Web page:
4x more fare evasion on Dutch buses during Covid-19
Offenders took advantage of back-door bus boarding and reduced fare inspections to avoid paying

Bus in Amsterdam © Alexandre Debieve / Unsplash

The Covid-19 outbreak imposes a new set of sanitary rules to prevent the spread of the virus infection.

For public transport users, this basically resumes to social distancing, and wearing face masks. Public transport companies also took extra preventive measures such as back-door bus boarding, and vehicle and station disinfection.

Unfortunately some travellers see this as an opportunity to evade fares. Since the pandemic erupted in March, fare evasion rose to an average 20% on Amsterdam buses and trams, a trend also confirmed by other public transit operators in the Netherlands. In comparison, fare evasion rates before the pandemic were somewhere below 5%.

“Bus drivers look on helplessly in their rearview mirror. It is not only about the stereotypical young people with hats, also neat women in suits, for example, do not validate their tickets. It is only about a few euros, yet the temptation appears to be too great” says Pedro Peters, chairman of transport company OV-NL.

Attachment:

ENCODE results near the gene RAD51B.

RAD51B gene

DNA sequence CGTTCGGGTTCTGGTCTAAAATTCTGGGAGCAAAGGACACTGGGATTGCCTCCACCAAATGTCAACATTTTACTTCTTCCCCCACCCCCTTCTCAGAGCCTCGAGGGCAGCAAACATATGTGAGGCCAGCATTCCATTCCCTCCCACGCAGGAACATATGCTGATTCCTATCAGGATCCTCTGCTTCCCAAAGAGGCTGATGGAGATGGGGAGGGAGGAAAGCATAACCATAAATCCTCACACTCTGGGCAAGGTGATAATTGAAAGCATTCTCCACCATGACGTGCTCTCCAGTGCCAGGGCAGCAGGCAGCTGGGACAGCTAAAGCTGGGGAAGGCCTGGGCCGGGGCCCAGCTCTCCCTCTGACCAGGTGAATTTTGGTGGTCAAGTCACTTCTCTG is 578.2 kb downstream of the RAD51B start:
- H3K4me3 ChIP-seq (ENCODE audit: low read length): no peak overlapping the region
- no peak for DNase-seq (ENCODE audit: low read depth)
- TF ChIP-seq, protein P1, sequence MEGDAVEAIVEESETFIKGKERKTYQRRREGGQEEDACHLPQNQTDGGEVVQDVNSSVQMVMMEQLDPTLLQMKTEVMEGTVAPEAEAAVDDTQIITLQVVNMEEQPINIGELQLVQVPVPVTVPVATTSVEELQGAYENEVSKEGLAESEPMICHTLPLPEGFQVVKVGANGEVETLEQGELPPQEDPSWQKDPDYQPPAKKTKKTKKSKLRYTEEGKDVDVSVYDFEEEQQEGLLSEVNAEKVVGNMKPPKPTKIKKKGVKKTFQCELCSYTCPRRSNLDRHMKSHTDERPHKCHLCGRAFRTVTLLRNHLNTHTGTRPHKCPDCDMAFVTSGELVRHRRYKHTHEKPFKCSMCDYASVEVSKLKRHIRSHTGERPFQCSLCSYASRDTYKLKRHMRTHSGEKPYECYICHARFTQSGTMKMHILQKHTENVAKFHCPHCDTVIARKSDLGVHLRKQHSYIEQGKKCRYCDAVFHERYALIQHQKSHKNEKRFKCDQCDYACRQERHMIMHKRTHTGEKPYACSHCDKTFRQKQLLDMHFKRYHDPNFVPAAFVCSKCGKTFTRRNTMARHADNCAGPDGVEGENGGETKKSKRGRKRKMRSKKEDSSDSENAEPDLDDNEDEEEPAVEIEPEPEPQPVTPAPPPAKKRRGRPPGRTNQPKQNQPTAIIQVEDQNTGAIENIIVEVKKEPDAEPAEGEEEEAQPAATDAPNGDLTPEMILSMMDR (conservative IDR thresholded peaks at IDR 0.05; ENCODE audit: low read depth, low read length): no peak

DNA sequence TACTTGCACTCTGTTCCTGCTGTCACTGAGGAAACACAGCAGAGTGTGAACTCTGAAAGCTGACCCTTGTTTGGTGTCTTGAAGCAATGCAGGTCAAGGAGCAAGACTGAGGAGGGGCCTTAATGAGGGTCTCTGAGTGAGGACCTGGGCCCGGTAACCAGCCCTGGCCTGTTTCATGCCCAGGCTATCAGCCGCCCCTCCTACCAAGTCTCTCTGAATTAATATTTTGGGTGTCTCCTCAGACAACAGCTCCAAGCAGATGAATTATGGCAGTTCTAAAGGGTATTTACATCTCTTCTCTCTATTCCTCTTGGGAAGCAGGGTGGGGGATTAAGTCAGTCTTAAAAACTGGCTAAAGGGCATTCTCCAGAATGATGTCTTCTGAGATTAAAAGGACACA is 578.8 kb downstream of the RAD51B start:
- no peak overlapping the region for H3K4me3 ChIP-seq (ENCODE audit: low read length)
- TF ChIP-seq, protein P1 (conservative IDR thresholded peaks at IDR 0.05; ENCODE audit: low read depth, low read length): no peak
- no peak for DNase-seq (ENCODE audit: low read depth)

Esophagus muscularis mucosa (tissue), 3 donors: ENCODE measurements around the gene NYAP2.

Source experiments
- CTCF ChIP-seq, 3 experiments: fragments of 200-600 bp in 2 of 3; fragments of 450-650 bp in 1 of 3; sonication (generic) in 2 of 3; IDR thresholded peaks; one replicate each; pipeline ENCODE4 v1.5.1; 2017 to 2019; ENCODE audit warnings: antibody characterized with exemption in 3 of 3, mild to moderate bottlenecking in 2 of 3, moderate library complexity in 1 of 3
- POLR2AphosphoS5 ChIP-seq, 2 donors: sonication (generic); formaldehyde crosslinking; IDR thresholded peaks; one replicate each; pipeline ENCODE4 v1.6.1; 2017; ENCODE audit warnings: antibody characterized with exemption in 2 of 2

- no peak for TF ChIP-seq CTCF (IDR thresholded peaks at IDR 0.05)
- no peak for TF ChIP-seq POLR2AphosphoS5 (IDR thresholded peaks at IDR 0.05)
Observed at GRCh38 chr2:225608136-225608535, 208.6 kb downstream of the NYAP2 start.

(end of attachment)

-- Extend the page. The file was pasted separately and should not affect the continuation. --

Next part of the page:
Offenders take advantage of safety measures

Since March, front door boarding was dropped to ensure the safety of the drivers. Fare inspections were also temporarily halted, only to be restarted later in May. “We put the safety of people first and found the risk of infection during inspections too great. Only when it became mandatory to wear masks in public transport did we start to increase controls again” says Mr. Peters.

Since July, the frequency of inspections was stepped up to deter people from not paying. As of this month, the buses will be equipped with ‘cough screens’ (panels separating the drivers from travellers), and front-door boarding will be reinstated.

The spike in fare evasion comes as traveller numbers plummeted. The increase in fare infractions is only valid for buses and trams in Amsterdam, and not for trains, which use fare gates as a check-in method.

Not unique to Amsterdam

But other cities like Stockholm, which use fare gates at the subway entrances, did experience an increase in fare evasions.

A few months ago we also wrote about a worrying trend of rising fare infractions during the pandemic, at the stations where Awaait’s systems are active.

Fare evasion is a major concern for mass transport companies, even more now as they are working to make up for every cent lost from missing travellers kept away by the coronavirus. Fare evasion losses amount to billions of dollars yearly.

Emerging technologies using AI Video Analytics provide a new solution to tackle fare evasion at turnstile gates, by detecting infractions through video streams in real-time. This technology allows for selective controls which are better suited in the context of the pandemic, and faster response times to catch the offenders before they reach the platform.